It was a perfect day for being at the zoo. There were just enough clouds to give us respite from the bright desert sun, and the temperature was down in the eighties. Let's start exploring!

Perfect weather and perfect time of day-- no crowds! (db)

Once you pay for admission and get past the gift shops, you see flamingos. You can just see the wall of a patio across the way. You can eat at that restaurant while watching those beautiful birds! (db)

The eye of the flamingo.

There are scarlet ibises sharing space with the flamingos.

Here you can see part of the log flume ride. (db)

The jacaranda trees were flowering throughout the zoo.

Jacaranda flowers closeup.

From the Aquarium: a honeycomb moray eel and its shrimp buddy.

I forgot to take a photo of the info board on this shark so I'd remember its name. It lives off the coast of Russia somewhere-- and it reminds me of something gone wrong in my Creepy Crawler machine when I was little. Anyone remember those?

A spider monkey that stared at its reflection so long I named it Narcissus.

This is one of the aviary areas, and as you can see, there are plenty of mature trees to provide shade throughout the zoo.

An Addra gazelle.

Snoozing Beisa Oryxes.

The Skyride overhead.

I've had days when taking a leisurely snooze in a mudhole sounded really good. How about you? (db)

I hope this warthog has a good dental plan.

Black-necked Swans.

Little did we know that this African Spurred Tortoise would provide a bit of entertainment on our way out of the zoo.

A glimpse of the train you can climb aboard to travel around the zoo.

That concludes this week's portion of our visit to the Wildlife World Zoo. I hope you enjoyed it and will join us next week for the conclusion!

Friday, May 17, 2019

It's Heating Up on this Weekly Link Round-Up

We had some rain again last week, and it's beginning to make me think that Mother Nature is on some pretty strong meds. Of course, this area has been in a drought for so long (twenty years) that I've forgotten what "normal" is, so maybe it did rain regularly in March, April, and May in the dim past.

It is finally beginning to heat up here in Phoenix, which means that the pool water will soon be perfect for my reading and lounging requirements. I still wish my fairy godmother would install the necessaries for a heated pool, but I don't think she's changed the batteries in her hearing aids for quite some time.

But with the temperatures rising, I find that my reading speed is increasing. (Told you I don't do very well in the cold-- even in what passes for cold here in the Sonoran Desert.) I've taken a look at my reading calendar, in which I list all the advance reading copies I've committed myself to, and it looks like I've finally done something I've wanted to do for a long time: have plenty of free time to read whatever I want to read. If you're lucky, I won't do what I feel like doing right now-- scheduling a long list of working dog mysteries-- because too much of a good thing isn't really all that good, and I don't want to offend any of my cat-loving readers. I'll try to mix it up, but one thing for sure, I'm really looking forward to this!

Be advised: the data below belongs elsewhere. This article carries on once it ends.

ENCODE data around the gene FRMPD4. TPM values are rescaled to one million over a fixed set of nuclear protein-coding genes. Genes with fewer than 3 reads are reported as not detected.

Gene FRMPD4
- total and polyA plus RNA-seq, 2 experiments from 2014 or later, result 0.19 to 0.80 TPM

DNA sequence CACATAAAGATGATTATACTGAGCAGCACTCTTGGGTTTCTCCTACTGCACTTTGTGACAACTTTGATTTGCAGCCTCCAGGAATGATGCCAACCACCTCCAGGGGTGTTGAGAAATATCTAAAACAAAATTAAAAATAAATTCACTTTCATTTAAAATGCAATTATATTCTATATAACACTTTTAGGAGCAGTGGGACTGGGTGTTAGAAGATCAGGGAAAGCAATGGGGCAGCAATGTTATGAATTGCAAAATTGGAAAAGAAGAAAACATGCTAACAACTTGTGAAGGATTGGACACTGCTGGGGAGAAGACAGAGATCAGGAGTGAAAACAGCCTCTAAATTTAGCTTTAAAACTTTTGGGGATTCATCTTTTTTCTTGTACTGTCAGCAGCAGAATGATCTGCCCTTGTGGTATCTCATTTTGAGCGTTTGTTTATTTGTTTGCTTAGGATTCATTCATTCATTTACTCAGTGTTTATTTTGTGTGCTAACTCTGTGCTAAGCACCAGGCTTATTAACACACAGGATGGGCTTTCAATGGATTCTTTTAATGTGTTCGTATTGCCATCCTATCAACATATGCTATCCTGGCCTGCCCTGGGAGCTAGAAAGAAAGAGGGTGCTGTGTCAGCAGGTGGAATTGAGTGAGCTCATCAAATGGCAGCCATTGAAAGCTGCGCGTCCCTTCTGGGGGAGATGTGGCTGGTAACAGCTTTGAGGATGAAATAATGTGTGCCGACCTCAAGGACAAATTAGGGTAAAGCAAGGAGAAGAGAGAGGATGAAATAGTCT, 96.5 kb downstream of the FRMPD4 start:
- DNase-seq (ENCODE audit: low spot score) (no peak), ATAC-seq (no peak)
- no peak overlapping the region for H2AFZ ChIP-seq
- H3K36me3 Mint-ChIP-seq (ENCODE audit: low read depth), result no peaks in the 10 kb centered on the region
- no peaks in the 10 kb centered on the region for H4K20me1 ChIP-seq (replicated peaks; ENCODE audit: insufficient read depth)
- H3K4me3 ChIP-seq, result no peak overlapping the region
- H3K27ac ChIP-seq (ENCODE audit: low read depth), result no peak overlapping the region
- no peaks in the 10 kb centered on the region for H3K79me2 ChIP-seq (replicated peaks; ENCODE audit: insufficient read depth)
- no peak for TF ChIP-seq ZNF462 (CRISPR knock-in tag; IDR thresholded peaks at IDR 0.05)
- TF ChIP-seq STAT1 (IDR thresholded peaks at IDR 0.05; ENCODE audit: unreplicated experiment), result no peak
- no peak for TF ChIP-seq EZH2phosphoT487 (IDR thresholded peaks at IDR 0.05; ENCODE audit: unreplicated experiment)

Before I get too slaphappy with planning my upcoming reading, I'd better head on out to the corral. Those links always need tending. Head 'em up! Moooove 'em out!

►Books & Other Interesting Tidbits◄

►Channeling My Inner Indiana Jones◄

►Channeling My Inner Elly Mae Clampett◄

►Fascinating Folk◄
  • The amazing story of how the adventurous Kolb brothers helped inspire the creation of Grand Canyon National Park. 
  • Jeopardy star James Holzhauer on his children's book strategy. 
  • Molly Ringwald's surprising career path: novel translator.

►The Happy Wanderer◄
  • The Corryvreckan Whirlpool-- legend says a witch conjured the world's third largest whirlpool to protect Scotland from a nasty pirate.
  • How a candy craze almost wiped out the barrel cactus.
  • All it took to clean up this beach was a fish sculpture named Goby.
  • Sesame Street is now a real place.  
  • Rivers of flowers burst into bloom in Holland.

►I ♥ Lists◄

That's all for this week! Don't forget to stop by next Friday when I'll be sharing a freshly selected batch of links for your surfing pleasure.

Have a great weekend, and read something fabulous!

Thursday, May 16, 2019

She Lies in Wait by Gytha Lodge